Lorena Becerra is the head pollster for one of Mexico’s leading newspapers, REFORMA. She has two decades of experience in the area of Public Opinion, where she has worked both in the private and public sectors in Mexico, including the Office of the Presidency. Becerra holds a PhD in Political Science from Duke University and a BA from ITAM. Her interests focus on the politics of clientelism, democratic development, and voting behavior. She was awarded the NSF Dissertation Improvement Grant in 2007.
Lindsay P. Cohn is an Associate Professor in the Department of National Security Affairs at the U.S. Naval War College, where she has been since 2014. She spent 2013-14 as a Council on Foreign Relations International Affairs Fellow, working as the Assistant to the Deputy Assistant Secretary of Defense for Special Operations and Combatting Terrorism. From 2009 to 2013, she was an Assistant Professor in the Department of Political Science and Co-Director of the Center for International Peace and Security Studies at the University of Northern Iowa. She has held research and policy fellowships from Harvard’s Olin Institute of Strategic Studies, the SAIS Center for Transatlantic Relations, the Stiftung Wissenschaft und Politik, the Alexander von Humboldt Foundation, and the Free University Berlin. She finished her PhD in Political Science (IR/Theory) at Duke in 2007, under Peter D. Feaver. Her research specialties include civil-military relations, military manpower and organization, international law of war, privatization of force, public opinion and foreign policy, and comparative political economy.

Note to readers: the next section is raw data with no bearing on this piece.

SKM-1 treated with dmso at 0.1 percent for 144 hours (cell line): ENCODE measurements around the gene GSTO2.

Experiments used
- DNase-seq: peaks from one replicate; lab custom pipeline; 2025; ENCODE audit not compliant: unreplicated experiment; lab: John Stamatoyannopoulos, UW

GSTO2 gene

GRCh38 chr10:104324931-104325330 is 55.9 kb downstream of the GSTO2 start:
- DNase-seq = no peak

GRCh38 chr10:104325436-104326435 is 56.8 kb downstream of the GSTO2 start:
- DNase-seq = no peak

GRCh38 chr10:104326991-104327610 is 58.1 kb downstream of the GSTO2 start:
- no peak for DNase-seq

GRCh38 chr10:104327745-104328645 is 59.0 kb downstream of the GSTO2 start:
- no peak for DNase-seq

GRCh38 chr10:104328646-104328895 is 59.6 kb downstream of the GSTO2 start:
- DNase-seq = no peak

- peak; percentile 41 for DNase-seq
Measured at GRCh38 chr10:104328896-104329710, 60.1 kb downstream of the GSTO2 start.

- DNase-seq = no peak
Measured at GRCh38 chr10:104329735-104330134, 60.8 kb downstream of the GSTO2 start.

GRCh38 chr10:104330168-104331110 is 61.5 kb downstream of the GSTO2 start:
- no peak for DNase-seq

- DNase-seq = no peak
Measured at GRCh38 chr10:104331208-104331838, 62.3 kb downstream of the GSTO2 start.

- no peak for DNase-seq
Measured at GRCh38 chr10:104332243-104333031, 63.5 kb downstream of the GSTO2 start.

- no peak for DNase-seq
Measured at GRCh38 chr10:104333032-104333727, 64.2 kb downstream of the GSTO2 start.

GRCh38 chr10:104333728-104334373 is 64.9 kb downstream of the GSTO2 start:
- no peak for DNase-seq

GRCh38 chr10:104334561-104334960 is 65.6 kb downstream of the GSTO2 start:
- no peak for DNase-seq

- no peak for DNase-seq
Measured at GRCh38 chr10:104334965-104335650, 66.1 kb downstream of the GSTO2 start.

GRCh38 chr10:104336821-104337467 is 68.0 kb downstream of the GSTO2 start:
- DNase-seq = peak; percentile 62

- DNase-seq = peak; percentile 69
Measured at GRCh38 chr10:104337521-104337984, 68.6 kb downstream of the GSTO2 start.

Lindsay P. Cohn’s views are her own and do not represent the views of the U.S. Naval War College, the Department of the Navy, or the U.S. Government. These entries are written in her personal capacity as an academic expert, and on her own time. Time of posting does not necessarily indicate time of writing.
Seth Weinberger is Professor of Politics and Government at the University of Puget Sound. He received his B.A. (1993) in political philosophy from the University of Chicago, an M.A. (1995) in Security Studies from Georgetown University, and an M.A. (2000) and Ph.D. (2005) in political science from Duke University. He teaches courses on international relations, U.S. foreign policy, international security, terrorism, constitutional law, and political philosophy. His book, Restoring the Balance: War Powers in an Age of Terror was published by Praeger Press in 2009. His recently published articles include “Enemies Among Us: The Targeted Killing of American Members of al Qaeda and the Need for Congressional Leadership” in the Georgetown Global Security Studies Review (Spring 2013) and “Institutional Signals: The Political Dimension of International Competition Law Harmonization” (with Geoffrey A. Manne) in The Anti-Trust Bulletin (57, no. 3). His current research focuses on congressional-executive war powers in the on-going armed conflict against al Qaeda. In 2011 and 2016, Professor Weinberger received the Thomas A. Davis Teaching Excellence Award.